Extension cords are, for lack of a better definition, electric cords that go from the generator directly to your home appliances. They are cheap, hassle-free, and can supply power to several devices at once -but with great facility comes great limitation. You might need more extension cords coming out of your appliances and into the generator cord. You can only power devices with electric plugs – no ceiling fans, no lights, and no embedded or hard-wired electronics.
Extension cords represent a safety hazard all by themselves by posing risks of tripping and falling, faulty wiring, overheating, etc. Also, they’re not recommended if you have pets or small children in the house. If you decide to go with this option, make sure you buy a reliable generator cord compatible with your portable generator. These are the electric parameters that should match between your generator and the cord: voltage outlet (in volts), current rating (in amperes), and plug type. This setup is great for camping sites and small workshops.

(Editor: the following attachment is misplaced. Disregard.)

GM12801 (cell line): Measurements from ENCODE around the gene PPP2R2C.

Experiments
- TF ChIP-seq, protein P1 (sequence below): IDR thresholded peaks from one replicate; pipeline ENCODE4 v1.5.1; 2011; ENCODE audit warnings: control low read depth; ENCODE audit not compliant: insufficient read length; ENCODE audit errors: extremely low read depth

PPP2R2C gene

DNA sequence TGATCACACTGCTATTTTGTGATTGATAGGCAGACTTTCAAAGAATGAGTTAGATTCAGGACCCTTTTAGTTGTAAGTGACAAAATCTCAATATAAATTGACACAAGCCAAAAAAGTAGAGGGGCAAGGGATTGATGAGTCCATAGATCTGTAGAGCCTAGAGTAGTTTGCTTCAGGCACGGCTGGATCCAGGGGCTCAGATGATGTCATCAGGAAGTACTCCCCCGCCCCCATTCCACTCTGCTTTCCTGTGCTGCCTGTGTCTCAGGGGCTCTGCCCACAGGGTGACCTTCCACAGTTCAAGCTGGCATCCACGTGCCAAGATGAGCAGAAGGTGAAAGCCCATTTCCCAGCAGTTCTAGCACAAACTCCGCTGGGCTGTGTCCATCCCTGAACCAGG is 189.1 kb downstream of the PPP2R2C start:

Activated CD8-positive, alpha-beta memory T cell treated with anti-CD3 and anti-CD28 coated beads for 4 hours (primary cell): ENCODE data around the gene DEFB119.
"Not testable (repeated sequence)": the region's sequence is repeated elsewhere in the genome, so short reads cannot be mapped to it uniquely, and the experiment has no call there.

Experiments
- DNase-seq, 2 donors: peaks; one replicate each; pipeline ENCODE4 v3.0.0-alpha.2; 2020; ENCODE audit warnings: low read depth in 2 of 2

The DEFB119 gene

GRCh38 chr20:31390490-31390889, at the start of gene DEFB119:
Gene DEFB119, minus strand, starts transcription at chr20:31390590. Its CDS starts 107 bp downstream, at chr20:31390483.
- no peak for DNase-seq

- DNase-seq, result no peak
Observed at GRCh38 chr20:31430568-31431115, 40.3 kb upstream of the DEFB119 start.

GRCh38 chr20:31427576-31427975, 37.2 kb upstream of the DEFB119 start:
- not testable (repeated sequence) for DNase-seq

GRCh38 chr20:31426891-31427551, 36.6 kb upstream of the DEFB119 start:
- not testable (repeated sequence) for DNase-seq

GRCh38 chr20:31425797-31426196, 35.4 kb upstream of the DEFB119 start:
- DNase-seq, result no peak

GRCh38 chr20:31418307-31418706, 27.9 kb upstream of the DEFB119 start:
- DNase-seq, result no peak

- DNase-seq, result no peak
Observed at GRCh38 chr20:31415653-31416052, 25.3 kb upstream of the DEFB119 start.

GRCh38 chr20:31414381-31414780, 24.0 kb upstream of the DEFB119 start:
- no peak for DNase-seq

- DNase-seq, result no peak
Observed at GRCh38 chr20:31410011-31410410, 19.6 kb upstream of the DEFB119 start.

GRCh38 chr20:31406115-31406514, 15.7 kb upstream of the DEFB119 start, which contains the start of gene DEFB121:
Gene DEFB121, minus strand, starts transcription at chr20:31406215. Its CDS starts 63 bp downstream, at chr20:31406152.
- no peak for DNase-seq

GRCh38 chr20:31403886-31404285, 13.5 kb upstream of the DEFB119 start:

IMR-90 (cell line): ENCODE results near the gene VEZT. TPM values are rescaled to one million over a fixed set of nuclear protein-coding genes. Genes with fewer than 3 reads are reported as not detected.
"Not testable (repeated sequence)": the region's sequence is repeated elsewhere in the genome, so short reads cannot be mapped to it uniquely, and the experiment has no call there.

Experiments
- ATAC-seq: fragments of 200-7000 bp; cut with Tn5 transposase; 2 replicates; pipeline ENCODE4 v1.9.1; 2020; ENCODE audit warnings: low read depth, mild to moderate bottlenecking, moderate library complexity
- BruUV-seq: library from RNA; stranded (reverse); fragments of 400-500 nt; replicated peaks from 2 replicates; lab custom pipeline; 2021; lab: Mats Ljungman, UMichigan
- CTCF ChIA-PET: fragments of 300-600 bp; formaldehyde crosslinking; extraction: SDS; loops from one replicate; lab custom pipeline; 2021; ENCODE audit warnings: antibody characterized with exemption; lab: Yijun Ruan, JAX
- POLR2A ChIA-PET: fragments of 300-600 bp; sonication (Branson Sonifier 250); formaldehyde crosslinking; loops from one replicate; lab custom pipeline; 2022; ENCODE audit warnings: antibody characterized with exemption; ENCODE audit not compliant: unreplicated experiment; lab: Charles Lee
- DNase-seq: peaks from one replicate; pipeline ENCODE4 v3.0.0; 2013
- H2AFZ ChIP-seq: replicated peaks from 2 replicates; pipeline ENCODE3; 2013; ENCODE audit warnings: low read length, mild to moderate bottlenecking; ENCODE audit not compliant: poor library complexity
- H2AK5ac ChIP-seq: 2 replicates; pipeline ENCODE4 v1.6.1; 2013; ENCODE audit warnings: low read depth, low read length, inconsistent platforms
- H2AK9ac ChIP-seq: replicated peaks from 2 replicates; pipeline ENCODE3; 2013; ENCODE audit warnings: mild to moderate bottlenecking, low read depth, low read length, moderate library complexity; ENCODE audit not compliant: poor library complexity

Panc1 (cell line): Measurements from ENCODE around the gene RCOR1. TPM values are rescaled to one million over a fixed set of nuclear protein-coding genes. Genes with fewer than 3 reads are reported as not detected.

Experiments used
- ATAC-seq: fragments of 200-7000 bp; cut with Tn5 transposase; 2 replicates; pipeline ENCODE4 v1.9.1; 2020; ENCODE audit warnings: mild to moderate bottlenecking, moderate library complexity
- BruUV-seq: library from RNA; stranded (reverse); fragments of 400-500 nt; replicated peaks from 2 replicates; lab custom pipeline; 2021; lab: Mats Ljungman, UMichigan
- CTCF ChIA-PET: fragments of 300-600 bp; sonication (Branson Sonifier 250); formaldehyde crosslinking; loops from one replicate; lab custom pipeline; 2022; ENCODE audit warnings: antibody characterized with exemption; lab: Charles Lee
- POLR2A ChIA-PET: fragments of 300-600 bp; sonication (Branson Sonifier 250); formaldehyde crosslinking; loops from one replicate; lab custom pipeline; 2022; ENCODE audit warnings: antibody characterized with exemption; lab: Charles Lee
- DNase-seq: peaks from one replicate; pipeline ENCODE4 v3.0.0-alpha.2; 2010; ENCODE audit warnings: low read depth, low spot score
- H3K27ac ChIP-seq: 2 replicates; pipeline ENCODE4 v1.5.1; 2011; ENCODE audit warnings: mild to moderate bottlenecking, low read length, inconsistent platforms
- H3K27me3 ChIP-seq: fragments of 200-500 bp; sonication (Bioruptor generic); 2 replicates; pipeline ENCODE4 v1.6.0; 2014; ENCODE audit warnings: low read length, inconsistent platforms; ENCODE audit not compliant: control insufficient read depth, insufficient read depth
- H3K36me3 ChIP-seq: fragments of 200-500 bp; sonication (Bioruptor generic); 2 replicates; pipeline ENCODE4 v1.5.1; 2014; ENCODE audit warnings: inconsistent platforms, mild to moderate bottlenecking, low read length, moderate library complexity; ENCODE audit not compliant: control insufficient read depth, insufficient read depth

Transfer switches are more complicated in nature and often require a professional installation, but offer many advantages compared to the previous option. Instead of running extension cords everywhere, the transfer switch is connected next to your main circuit panel, so that you can plug your generator to it with one single cable — which allows several benefits. Now you can supply power to entire circuits, rather than just singular appliances — say hello to lights, ceiling fans, and all hard-wired components.
Once the installation is complete, running the generator is even easier than with cords – just plug it into the transfer outlet, flip some switches, and pronto. This setup greatly reduces all safety hazards and has a longer lifespan as well. However, installation can get really expensive – close to $1,000. Supplying power to entire circuits is tricky because there’s no in-between – you can’t select which devices in the circuit will get the power, but you can unplug them if they have electric outlets. Additionally, some smaller generators won’t support this kind of setup, so you’ll have to do with extension cords.
Proper Use, Connecting, Disconnecting, and Tips